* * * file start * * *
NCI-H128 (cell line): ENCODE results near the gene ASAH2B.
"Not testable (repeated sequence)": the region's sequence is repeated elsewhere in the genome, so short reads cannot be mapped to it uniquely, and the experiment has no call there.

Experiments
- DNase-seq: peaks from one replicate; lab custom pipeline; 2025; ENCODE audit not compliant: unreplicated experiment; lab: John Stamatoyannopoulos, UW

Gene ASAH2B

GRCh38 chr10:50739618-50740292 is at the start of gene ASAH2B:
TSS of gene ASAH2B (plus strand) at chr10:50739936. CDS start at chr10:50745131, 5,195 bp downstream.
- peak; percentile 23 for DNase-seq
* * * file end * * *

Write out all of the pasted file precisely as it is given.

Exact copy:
NCI-H128 (cell line): ENCODE results near the gene ASAH2B.
"Not testable (repeated sequence)": the region's sequence is repeated elsewhere in the genome, so short reads cannot be mapped to it uniquely, and the experiment has no call there.

Experiments
- DNase-seq: peaks from one replicate; lab custom pipeline; 2025; ENCODE audit not compliant: unreplicated experiment; lab: John Stamatoyannopoulos, UW

Gene ASAH2B

GRCh38 chr10:50739618-50740292 is at the start of gene ASAH2B:
TSS of gene ASAH2B (plus strand) at chr10:50739936. CDS start at chr10:50745131, 5,195 bp downstream.
- peak; percentile 23 for DNase-seq